percent of the sales price. Amounts exceeding six percent must be subtracted from the sales
price (or value, if less) before applying the downpayment percentage multiplier. Other
inducements to purchase, as described in the mortgage credit analysis handbook (HUD-
4155.1 REV-5) must also be subtracted from the sales price or value, as appropriate, in
calculating the maximum mortgage amount/downpayment. In such cases, the actual
downpayment is increased by the amount of the inducement.
Sales Price: $218,000 Appraiser’s Estimate of Value: $220,000
Gift Card worth $3000 Adjustment to Sales Price: $218,000 – $3000
Maximum Mortgage: $215,000 x 96.5% =
Downpayment Calculation: $218,000 – $207,475 =
The calculation of the maximum mortgage requires that the gift card value, which
was provided by the builder at closing, be subtracted from the sales price and, thus,
the 96.5 percent applied to $215,000 rather than $218,000. The downpayment, of
course, is calculated by subtracting the mortgage amount from the actual contract
Specialty products with higher LTVs:
Section 203(k), Section 203(h) for disaster victims,
and FHA’s Energy Efficient Mortgage (EEM) programs are not affected by the LTV limit.
All existing policy guidance regarding the rehabilitation program under Section 203(k),
including streamlined (k), mortgage insurance for disaster victims, and the EEM program
remain in effect. (Please note that a separate mortgagee letter announcing higher EEM loan
limits will be published.)
: Refinances, including FHASecure refinances, are not subject to
the 3.5 percent downpayment requirement since there is no “downpayment” on a refinance.
The LTV will be calculated, as it has been, by dividing the loan amount prior to adding the
UFMIP by the appraiser’s estimate of value. However, the loan amount, including the
UFMIP, may not exceed 100 percent of the appraiser’s estimate of value for all new case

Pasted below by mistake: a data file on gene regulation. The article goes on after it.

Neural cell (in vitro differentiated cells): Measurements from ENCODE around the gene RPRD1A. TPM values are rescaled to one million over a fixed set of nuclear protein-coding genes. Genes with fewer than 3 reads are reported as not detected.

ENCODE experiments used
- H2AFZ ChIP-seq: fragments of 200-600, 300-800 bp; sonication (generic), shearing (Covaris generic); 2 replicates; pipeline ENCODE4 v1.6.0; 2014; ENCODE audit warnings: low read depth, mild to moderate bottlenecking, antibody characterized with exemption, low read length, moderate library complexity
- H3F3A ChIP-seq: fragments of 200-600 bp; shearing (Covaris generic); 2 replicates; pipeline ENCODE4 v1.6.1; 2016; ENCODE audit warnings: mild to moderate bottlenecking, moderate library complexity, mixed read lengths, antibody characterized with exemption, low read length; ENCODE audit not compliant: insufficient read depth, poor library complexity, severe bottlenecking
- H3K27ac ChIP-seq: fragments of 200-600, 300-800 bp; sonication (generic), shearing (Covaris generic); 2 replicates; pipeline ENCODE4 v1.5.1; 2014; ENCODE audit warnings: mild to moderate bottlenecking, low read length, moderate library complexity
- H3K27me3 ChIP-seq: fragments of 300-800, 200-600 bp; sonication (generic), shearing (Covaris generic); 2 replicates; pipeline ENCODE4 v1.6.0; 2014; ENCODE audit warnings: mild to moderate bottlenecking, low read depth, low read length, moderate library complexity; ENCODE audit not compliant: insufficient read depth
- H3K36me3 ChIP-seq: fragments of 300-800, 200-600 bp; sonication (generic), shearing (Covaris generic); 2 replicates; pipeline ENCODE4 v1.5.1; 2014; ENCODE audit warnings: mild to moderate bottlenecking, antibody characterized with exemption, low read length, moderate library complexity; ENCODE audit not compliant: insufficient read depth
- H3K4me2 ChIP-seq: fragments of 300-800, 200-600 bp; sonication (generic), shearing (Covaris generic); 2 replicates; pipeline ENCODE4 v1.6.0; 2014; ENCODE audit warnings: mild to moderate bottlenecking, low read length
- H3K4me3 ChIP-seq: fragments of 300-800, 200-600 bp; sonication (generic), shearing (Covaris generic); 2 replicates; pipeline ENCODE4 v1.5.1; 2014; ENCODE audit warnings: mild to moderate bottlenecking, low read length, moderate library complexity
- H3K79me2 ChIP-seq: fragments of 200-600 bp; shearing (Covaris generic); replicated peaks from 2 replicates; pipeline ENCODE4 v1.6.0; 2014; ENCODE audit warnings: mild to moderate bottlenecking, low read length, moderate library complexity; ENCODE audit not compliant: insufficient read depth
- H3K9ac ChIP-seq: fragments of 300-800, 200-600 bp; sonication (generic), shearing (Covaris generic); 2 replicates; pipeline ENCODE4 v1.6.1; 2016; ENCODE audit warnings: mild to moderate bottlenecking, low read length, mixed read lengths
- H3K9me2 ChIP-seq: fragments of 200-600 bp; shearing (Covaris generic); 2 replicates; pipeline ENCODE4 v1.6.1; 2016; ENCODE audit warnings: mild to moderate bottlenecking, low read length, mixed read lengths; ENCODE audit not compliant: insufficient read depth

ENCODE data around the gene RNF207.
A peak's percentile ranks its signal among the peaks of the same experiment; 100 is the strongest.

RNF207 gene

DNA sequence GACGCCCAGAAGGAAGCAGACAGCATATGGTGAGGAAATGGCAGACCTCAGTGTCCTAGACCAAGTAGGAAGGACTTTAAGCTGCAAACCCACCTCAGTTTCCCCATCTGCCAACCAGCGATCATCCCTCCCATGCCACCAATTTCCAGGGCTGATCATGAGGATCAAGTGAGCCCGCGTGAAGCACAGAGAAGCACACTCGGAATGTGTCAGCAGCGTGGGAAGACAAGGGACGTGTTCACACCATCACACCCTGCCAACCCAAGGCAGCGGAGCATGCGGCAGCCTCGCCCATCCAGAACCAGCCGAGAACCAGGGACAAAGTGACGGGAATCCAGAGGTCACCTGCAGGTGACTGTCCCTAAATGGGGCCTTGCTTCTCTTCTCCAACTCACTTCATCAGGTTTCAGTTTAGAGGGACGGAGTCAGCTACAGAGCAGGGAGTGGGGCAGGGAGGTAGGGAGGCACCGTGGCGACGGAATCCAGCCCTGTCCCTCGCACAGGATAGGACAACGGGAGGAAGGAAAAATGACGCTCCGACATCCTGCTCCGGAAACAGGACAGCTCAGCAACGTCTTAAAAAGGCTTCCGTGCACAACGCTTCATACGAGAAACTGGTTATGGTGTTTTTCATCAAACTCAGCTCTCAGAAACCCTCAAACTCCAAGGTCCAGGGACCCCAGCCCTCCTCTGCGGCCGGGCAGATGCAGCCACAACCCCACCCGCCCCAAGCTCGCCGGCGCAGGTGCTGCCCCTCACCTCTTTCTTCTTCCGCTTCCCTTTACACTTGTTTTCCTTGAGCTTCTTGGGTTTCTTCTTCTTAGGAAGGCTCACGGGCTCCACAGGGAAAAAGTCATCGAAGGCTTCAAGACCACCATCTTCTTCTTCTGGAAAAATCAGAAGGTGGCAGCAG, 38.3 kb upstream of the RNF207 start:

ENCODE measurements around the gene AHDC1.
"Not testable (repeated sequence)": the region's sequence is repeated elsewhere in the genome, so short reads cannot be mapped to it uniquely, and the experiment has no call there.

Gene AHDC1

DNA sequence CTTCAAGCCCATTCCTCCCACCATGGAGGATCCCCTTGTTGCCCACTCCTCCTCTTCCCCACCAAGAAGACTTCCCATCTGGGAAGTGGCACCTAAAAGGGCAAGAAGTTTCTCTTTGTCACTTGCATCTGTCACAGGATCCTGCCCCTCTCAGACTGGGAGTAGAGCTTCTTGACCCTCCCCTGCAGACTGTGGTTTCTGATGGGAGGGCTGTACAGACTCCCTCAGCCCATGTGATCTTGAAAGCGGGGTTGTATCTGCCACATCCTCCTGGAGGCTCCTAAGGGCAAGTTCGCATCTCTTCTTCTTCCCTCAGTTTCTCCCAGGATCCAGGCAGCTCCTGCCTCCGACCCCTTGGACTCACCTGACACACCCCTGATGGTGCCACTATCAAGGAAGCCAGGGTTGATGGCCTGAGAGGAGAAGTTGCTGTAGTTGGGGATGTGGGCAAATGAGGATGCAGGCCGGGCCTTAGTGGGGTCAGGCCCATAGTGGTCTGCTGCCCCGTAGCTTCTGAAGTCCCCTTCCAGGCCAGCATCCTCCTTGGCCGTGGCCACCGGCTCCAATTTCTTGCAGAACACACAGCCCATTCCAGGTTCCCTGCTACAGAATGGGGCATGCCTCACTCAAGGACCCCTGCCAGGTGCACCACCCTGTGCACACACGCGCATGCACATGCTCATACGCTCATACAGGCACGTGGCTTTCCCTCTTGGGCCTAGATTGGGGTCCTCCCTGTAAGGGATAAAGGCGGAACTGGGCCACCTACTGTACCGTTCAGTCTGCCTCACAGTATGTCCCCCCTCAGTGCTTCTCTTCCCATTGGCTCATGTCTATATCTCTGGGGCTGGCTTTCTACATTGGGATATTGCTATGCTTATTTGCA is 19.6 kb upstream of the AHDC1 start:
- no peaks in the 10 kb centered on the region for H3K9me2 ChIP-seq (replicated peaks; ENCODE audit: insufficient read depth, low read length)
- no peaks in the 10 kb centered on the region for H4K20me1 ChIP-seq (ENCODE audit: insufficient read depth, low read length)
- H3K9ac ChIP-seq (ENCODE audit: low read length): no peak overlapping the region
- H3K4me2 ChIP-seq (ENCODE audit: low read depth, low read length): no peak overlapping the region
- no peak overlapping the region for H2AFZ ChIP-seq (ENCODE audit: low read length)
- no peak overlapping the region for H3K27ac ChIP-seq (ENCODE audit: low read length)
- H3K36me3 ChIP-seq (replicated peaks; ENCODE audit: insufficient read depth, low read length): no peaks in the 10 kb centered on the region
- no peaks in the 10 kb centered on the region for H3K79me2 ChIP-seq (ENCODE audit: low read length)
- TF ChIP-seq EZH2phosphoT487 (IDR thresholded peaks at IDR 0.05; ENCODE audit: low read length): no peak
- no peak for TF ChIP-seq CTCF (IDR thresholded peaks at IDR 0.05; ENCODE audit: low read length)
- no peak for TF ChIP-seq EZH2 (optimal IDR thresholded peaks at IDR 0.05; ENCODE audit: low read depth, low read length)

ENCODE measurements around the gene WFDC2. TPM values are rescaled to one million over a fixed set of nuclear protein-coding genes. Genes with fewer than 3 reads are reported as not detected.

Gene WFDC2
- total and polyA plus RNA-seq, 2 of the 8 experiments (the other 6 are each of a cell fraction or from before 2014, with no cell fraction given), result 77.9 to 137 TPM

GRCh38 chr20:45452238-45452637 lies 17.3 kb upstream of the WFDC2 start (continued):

number assignments made on or after January 1, 2009; this will result in various refinancing
products including rate-and-term, FHASecure (including refinances of both non-delinquent
and delinquent mortgages), streamlined refinances, and cash-out refinances having possibly
different LTVs before adding the upfront mortgage insurance premium.
Appraiser’s Estimate of Value: $220,000 UFMIP of 1.5%
Maximum Mortgage before adding UFMIP =
Maximum Mortgage w/UFMIP = $216,749 + $3251 =
LTV before UFMIP: $216,749/$220,000 =
This example assumes that the borrower’s payment of the existing first lien, closing
costs, amount to establish a new escrow account, discount points, etc., yield an
amount before adding the UFMIP of at least $216,749. Any shortfall would require
payment in cash. If less is needed to extinguish the existing mortgage and pay
associated transaction costs, a lower amount is required before adding the UFMIP.
Cash-out and FHASecure refinances have lower LTVs as described in ML 2008-13.
(The amount of mortgage before adding the UFMIP can be determined by adding
the insurance premium percentage, in this example1.5%, to 100% and then dividing
that result into the appraiser’s estimate of value ($220,000/1.015 = $216,749
(rounded up)). The resulting amount substitutes for the “LTV ratio applied to
appraised value” instructions in handbook HUD-4155.1, paragraphs 1-11A1 and 1-
If you have any questions regarding this Mortgagee Letter, call 1-800-CALLFHA.
For illustrative purposes only. UFMIP percentages will vary.